Diamondback created quite a stir when it jumped headfirst into the high-end road market with its first-generation Podium Equipe – a carbon road racer designed to go head-to-head with the big boys. This second-generation bike is a big improvement in many ways with a more refined ride, better handling, and a modicum of aero shaping but the company’s relative newcomer status still shows through in a few key missteps.
Sharper and faster
The wholly redesigned frame unquestionably addresses my biggest criticisms with the previous version. Front triangle stiffness is drastically improved and high-speed handling greatly benefits as a result. Whereas mid-corner bumps could sometimes throw you off-course before, this new version more consistently cuts the desired line for faster, more confident, and safer descending.
The redesigned Podium Equipe frame is notably stiffer than before – and supposedly 100g lighter, too
In fact, chassis stiffness in general has gotten much better. Under power, the Podium Equipe now feels closer to its mainstream competitors and there’s a lot more ‘snap’ when you mash the pedals – seated or standing. Instead of having to gradually wind things up before, now you can simply pour on the power and get a far quicker return on your investment.
Speaking of speed, Diamondback has also infused the new Podium Equipe with some aero shaping. In particular, the down tube sports a new U-shaped cross-section, the base of the head tube flares outward to smooth airflow coming off of the front brake, and the entire head tube is deeper overall. It’s not enough to be noticeable from the saddle but it’s a welcome change nonetheless.
The down tube sports a U-shaped cross-section that Diamondback claims is more aerodynamic than the original version
Not so welcome, however, is the change in ride quality. One of the things I enjoyed about the previous iteration was its impressively smooth and comfortable feel over rougher paved roads. Diamondback may have thankfully boosted the torsional and drivetrain rigidity this time around but it’s no longer the magic carpet it used to be. The chassis still damps small-amplitude road buzz very well but medium-to-hard impacts now produce the same crash you’d typically expect from a race-oriented carbon frame.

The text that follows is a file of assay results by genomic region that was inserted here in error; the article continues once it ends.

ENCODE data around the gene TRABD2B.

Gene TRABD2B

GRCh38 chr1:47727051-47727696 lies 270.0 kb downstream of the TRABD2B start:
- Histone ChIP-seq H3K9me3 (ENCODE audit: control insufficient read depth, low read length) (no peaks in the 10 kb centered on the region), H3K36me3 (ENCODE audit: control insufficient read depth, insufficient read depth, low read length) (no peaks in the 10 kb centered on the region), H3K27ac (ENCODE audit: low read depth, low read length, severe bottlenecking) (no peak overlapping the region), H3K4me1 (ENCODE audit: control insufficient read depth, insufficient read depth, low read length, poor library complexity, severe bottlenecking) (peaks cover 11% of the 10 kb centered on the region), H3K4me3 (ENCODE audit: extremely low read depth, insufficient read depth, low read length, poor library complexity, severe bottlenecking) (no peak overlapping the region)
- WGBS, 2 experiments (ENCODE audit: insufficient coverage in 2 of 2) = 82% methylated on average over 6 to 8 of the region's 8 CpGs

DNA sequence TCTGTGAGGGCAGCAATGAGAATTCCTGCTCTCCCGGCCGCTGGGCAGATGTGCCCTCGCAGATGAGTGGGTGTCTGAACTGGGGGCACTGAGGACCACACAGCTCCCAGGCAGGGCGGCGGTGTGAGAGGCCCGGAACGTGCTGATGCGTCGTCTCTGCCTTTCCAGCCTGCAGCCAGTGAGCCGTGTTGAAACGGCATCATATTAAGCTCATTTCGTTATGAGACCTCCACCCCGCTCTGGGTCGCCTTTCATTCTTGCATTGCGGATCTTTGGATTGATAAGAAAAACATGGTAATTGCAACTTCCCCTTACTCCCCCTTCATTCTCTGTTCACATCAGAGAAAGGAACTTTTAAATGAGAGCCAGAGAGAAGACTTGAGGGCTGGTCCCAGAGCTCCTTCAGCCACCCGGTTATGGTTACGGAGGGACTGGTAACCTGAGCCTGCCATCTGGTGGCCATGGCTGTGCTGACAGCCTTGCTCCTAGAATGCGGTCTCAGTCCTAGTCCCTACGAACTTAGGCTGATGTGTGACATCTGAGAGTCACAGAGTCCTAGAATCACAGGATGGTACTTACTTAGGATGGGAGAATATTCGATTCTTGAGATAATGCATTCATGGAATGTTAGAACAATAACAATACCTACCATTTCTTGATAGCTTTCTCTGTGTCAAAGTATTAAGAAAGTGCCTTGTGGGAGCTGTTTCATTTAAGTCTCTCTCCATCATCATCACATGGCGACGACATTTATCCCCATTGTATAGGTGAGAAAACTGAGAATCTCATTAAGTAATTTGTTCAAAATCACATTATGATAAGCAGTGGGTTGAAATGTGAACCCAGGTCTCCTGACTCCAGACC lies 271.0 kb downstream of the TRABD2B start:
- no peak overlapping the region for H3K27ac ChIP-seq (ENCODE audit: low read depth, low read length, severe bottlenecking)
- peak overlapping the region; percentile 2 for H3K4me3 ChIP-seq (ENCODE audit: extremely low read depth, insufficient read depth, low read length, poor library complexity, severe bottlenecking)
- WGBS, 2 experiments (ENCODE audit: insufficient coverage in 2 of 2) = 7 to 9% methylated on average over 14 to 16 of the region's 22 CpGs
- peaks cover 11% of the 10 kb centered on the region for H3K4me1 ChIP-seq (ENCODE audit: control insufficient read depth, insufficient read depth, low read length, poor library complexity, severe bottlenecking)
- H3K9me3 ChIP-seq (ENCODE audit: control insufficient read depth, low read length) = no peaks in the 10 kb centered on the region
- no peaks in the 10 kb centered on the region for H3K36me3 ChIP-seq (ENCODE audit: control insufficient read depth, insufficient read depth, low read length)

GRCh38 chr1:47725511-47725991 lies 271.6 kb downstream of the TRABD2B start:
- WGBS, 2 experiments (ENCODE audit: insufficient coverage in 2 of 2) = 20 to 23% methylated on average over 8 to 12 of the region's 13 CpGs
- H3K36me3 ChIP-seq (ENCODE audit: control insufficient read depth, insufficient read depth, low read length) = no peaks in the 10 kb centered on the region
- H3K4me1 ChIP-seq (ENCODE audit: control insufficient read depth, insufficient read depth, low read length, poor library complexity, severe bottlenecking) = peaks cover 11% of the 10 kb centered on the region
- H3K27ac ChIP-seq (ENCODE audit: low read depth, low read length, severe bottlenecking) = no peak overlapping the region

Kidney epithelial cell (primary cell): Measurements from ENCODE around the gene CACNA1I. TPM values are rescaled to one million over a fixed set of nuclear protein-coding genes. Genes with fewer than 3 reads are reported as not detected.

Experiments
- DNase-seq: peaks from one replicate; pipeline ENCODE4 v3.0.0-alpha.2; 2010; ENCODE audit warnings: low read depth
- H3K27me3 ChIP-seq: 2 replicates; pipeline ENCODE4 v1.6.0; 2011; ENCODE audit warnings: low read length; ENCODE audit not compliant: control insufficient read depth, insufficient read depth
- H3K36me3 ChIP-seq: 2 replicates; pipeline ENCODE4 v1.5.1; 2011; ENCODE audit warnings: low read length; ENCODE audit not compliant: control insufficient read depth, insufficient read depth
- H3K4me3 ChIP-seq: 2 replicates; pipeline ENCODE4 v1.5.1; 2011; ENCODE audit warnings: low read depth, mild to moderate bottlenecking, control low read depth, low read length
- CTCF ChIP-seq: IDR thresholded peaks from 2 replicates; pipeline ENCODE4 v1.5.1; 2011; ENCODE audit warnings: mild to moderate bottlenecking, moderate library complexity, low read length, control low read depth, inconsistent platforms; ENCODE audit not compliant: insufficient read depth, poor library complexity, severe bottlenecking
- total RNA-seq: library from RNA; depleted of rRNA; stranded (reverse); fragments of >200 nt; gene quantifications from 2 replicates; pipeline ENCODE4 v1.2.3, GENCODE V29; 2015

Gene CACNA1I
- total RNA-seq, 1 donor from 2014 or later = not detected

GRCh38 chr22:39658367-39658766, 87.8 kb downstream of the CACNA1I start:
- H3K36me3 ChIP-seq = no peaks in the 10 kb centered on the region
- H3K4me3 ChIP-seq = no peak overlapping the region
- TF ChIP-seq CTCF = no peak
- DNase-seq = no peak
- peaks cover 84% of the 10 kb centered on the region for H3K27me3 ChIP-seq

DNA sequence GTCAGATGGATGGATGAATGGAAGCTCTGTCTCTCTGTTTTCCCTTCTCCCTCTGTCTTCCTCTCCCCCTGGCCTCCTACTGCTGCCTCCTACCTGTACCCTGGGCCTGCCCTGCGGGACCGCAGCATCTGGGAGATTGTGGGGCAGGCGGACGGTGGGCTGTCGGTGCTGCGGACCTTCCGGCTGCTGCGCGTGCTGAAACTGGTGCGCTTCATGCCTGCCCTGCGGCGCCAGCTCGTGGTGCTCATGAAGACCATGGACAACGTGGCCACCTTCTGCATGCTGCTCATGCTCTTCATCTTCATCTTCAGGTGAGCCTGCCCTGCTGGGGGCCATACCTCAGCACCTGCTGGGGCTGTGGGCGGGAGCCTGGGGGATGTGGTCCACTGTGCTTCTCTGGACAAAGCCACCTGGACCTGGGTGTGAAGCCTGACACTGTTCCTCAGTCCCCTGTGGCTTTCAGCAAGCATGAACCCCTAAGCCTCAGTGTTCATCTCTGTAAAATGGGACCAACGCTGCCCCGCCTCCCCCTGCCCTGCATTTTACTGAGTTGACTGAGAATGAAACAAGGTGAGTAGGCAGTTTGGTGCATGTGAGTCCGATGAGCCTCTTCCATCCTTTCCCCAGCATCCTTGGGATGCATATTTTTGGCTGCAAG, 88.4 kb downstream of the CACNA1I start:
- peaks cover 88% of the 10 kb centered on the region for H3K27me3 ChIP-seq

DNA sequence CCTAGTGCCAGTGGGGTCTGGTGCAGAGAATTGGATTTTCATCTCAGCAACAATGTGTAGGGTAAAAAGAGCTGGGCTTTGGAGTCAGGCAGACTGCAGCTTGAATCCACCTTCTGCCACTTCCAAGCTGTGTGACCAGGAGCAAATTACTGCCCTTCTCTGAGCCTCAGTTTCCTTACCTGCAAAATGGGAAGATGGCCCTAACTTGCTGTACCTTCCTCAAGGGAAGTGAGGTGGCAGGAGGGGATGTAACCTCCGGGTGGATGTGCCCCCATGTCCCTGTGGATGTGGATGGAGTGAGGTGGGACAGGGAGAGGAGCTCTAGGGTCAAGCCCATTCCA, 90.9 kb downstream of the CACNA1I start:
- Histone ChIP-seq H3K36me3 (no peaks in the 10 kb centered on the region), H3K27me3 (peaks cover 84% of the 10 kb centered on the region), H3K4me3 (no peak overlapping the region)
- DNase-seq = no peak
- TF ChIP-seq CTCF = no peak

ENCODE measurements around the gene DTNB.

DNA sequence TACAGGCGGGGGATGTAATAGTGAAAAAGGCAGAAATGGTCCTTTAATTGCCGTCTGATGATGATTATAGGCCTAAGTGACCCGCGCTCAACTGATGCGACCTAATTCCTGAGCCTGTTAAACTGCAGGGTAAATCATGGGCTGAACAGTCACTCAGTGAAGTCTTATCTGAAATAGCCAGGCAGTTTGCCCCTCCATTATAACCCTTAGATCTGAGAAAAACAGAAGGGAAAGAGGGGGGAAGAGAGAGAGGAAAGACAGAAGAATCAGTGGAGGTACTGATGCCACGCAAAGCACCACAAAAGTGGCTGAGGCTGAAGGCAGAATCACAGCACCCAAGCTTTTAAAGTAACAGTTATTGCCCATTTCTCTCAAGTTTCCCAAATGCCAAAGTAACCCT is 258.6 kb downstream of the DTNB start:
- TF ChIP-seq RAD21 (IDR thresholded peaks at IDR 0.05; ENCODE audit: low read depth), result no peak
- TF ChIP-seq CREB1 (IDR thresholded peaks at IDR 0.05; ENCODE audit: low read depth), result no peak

Speaking of racing, Diamondback has thankfully carried over the previous version’s excellent handling, which is noticeably quicker than bikes aimed more at endurance riding but more than appropriate for the intended usage. Initial turn-in is immediate and responsive with but a flick of the wrist required to get the bike arcing through a tight apex – and mid-corner corrections are easy, too.
The stiffer front end lends much more confidence through fast corners than before
Heading matters further is the excellent wheel-and-tire package. The unusually generous 21mm of space in between the bead hooks on the HED Jet 4 clinchers plumps the Continental GP4000s IIs up to a healthy 25mm – 2mm more than usual – and flattens out the profile a bit for awesome cornering grip.
Meanwhile, the low bottom bracket (with a healthy 72.5mm of drop on my 52cm tester) keeps the center of gravity noticeably low for stable manners at warp speed. Even at 80km/h (50mph) in a full tuck, the Podium Equipe feels rock-solid – and when it comes down to reign things in, the Jet 4’s alloy braking surfaces offer up much more predictable and consistent stopping power than any carbon rim I’ve used, wet or dry.
A top-shelf build kit
Diamondback certainly hasn’t skimped when it comes to the Podium Equipe’s spec sheet, which is filled to the brim with premium name-brand componentry such as a complete Shimano Dura-Ace 11-speed mechanical groupset (simply one of the very best available today) and a firm but well-shaped and comfortable Prologo Zero-II Nack carbon-railed saddle. In addition to the gloriously speedy and stable Jet 4 clincher wheels mentioned earlier, the HED name is also stamped on the stout alloy cockpit.
It's hard to argue with a complete Shimano Dura-Ace groupset but the stock gearing certainly won't suit everyone
One especially excellent highlight is the bottom bracket. Although some potential buyers may be put off by the frame’s PF30 shell, Diamondback fills that space with a Praxis conversion bottom bracket, whose expanding collet design braces tightly against the inside of the shell. Previous experience with those has proven them to be rock-solid and creak-free (although one could easily argue that Diamondback should have just skipped a step and used a standard threaded shell instead).